You may only use artificial intelligence and writing assistance tools in assessment tasks if you are permitted to by your unit coordinator, and if you do use them, you must also acknowledge this in your work, either in a footnote or an acknowledgement section.

Studiosity is permitted for postgraduate units unless otherwise indicated by the unit coordinator. The use of this service must be acknowledged in your submission.

Simple extensions

If you encounter a problem submitting your work on time, you may be able to apply for an extension of five calendar days through a simple extension.  The application process will be different depending on the type of assessment and extensions cannot be granted for some assessment types like exams.

Special consideration

If exceptional circumstances mean you can’t complete an assessment, you need consideration for a longer period of time, or if you have essential commitments which impact your performance in an assessment, you may be eligible for special consideration or special arrangements.

Special consideration applications will not be affected by a simple extension application.

Using AI responsibly

Co-created with students, AI in Education includes lots of helpful examples of how students use generative AI tools to support their learning. It explains how generative AI works, the different tools available and how to use them responsibly and productively.

WK Topic Learning activity Learning outcomes
Week 01 Design Theory & Culture Overview Lecture (1 hr) LO1 LO2
What are the theories and cultures of design? Tutorial (2 hr) LO1 LO2 LO3 LO4 LO5 LO6
Week 02 Material Cultures and Making in Design Lecture (1 hr) LO1 LO2
Selfies and Slavers: Uncovering cultural relationships with material objects. Tutorial (2 hr) LO1 LO2 LO3 LO4 LO5 LO6
Week 03 Consumerism, Consumption and Capitalism Lecture (1 hr) LO1 LO2
Economic drivers in design: New money, new thinking? Tutorial (2 hr) LO1 LO2 LO3 LO4 LO5 LO6
Week 04 Human-centred to Post Anthropogenic Lecture (1 hr) LO1 LO2
What next for the assemblage of human and non-human in design? Tutorial (2 hr) LO1 LO2 LO3 LO4 LO5 LO6
Week 05 Public Art and Designed Engagement Lecture (1 hr) LO1 LO2
A theoretical place for participation, engagement and activism? Tutorial (2 hr) LO1 LO2 LO3 LO4 LO5 LO6
Week 06 Digital Cultures and Design for Love with Robots Lecture (1 hr) LO1 LO2
Inanimate intimacy: Is society ready for lovotics? Tutorial (2 hr) LO1 LO2 LO3 LO4 LO5 LO6
Week 07 Circular Design and Sustainable Futures Lecture (1 hr) LO1 LO2
Vicarious vandalism and other ethical dilemmas. Tutorial (2 hr) LO1 LO2 LO3 LO4 LO5 LO6
Week 08 Bio-designed and Other Science Fictions Lecture (1 hr) LO1 LO2
What is the nature of bio-designed systems? Tutorial (2 hr) LO1 LO2 LO3 LO4 LO5 LO6
Week 09 Decolonised Design and the Pluriverse Lecture (1 hr) LO1 LO2
Positionality, hegemony and designing for a world of many centres. Tutorial (2 hr) LO1 LO2 LO3 LO4 LO5 LO6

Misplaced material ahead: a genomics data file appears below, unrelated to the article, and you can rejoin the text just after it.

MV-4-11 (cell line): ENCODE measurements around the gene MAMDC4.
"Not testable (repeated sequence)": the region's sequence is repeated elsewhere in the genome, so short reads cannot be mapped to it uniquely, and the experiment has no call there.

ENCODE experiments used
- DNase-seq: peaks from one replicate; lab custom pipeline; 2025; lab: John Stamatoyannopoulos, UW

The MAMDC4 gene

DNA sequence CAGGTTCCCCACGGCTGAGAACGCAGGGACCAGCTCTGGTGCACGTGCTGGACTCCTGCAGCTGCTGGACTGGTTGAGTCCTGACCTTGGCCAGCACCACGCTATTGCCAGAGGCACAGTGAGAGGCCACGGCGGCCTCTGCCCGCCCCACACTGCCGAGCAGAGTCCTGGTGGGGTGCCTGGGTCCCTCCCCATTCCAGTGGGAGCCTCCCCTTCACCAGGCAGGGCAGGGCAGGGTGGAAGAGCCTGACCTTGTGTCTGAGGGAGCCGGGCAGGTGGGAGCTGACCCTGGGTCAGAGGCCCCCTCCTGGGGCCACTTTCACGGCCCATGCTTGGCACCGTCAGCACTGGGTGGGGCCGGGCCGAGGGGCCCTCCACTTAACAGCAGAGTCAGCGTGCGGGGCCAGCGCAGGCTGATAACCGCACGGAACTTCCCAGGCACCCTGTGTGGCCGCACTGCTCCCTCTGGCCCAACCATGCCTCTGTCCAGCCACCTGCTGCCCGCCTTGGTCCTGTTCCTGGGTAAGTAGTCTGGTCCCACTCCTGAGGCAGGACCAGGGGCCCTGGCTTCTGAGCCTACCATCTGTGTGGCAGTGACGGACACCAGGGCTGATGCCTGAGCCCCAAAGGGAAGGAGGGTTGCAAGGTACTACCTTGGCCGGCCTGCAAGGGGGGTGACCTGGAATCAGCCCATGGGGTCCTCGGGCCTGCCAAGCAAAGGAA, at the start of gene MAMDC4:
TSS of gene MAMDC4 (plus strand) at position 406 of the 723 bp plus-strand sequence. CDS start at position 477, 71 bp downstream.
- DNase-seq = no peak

Week 10 Post-structural and Critical Theory in Practice Lecture (1 hr) LO1 LO2
Intent, inclusivity and deep-thinking for discursive design. Tutorial (2 hr) LO1 LO2 LO3 LO4 LO5 LO6
Week 11 Strategic and Decentralised Thinking in Design Lecture (1 hr) LO1 LO2
Self-organisation, collectivism and creative autonomy in design. Tutorial (2 hr) LO1 LO2 LO3 LO4 LO5 LO6
Week 12 Design Theory and Culture Lecture (1 hr) LO1 LO2
Design Theory and Culture Tutorial (2 hr) LO1 LO2 LO3 LO4 LO5 LO6

Study commitment

Typically, there is a minimum expectation of 1.5-2 hours of student effort per week per credit point for units of study offered over a full semester. For a 6 credit point unit, this equates to roughly 120-150 hours of student effort in total.

Learning outcomes are what students know, understand and are able to do on completion of a unit of study. They are aligned with the University's graduate qualities and are assessed as part of the curriculum.

At the completion of this unit, you should be able to:

  • LO1. understand and identify historical and contemporary theories relevant to the design discipline
  • LO2. identify and critically analyse theories that form the basis of design cultures
  • LO3. apply appropriate design research methodologies to support research activity
  • LO4. demonstrate a deep understanding of critical reflection
  • LO5. communicate concepts visually and present in a professional manner
  • LO6. work effectively in teams.

Graduate qualities

The graduate qualities are the qualities and skills that all University of Sydney graduates must demonstrate on successful completion of an award course. As a future Sydney graduate, the set of qualities have been designed to equip you for the contemporary world.

GQ1 Depth of disciplinary expertise

Deep disciplinary expertise is the ability to integrate and rigorously apply knowledge, understanding and skills of a recognised discipline defined by scholarly activity, as well as familiarity with evolving practice of the discipline.

GQ2 Critical thinking and problem solving

Critical thinking and problem solving are the questioning of ideas, evidence and assumptions in order to propose and evaluate hypotheses or alternative arguments before formulating a conclusion or a solution to an identified problem.

GQ3 Oral and written communication

Effective communication, in both oral and written form, is the clear exchange of meaning in a manner that is appropriate to audience and context.

GQ4 Information and digital literacy

Information and digital literacy is the ability to locate, interpret, evaluate, manage, adapt, integrate, create and convey information using appropriate resources, tools and strategies.

GQ5 Inventiveness

Generating novel ideas and solutions.

GQ6 Cultural competence

Cultural Competence is the ability to actively, ethically, respectfully, and successfully engage across and between cultures. In the Australian context, this includes and celebrates Aboriginal and Torres Strait Islander cultures, knowledge systems, and a mature understanding of contemporary issues.

GQ7 Interdisciplinary effectiveness

Interdisciplinary effectiveness is the integration and synthesis of multiple viewpoints and practices, working effectively across disciplinary boundaries.

GQ8 Integrated professional, ethical, and personal identity

An integrated professional, ethical and personal identity is understanding the interaction between one’s personal and professional selves in an ethical context.

GQ9 Influence

Engaging others in a process, idea or vision.

Outcome map

Learning outcomes Graduate qualities

This section outlines changes made to this unit following staff and student reviews.

The content and tutorial tasks have been amended in response to student feedback.


The University reserves the right to amend units of study or no longer offer certain units, including where there are low enrolment numbers.

To help you understand common terms that we use at the University, we offer an online glossary.